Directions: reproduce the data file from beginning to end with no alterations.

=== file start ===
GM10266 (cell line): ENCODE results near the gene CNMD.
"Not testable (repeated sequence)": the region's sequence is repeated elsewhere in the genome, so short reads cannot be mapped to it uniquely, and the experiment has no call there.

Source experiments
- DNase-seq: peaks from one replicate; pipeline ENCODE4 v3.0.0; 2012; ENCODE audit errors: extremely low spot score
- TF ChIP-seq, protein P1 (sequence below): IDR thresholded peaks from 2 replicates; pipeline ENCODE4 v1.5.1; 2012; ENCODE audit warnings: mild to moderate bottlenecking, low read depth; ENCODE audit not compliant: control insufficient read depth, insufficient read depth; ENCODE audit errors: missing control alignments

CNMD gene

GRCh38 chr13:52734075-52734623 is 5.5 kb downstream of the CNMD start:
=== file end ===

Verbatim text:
GM10266 (cell line): ENCODE results near the gene CNMD.
"Not testable (repeated sequence)": the region's sequence is repeated elsewhere in the genome, so short reads cannot be mapped to it uniquely, and the experiment has no call there.

Source experiments
- DNase-seq: peaks from one replicate; pipeline ENCODE4 v3.0.0; 2012; ENCODE audit errors: extremely low spot score
- TF ChIP-seq, protein P1 (sequence below): IDR thresholded peaks from 2 replicates; pipeline ENCODE4 v1.5.1; 2012; ENCODE audit warnings: mild to moderate bottlenecking, low read depth; ENCODE audit not compliant: control insufficient read depth, insufficient read depth; ENCODE audit errors: missing control alignments

CNMD gene

GRCh38 chr13:52734075-52734623 is 5.5 kb downstream of the CNMD start: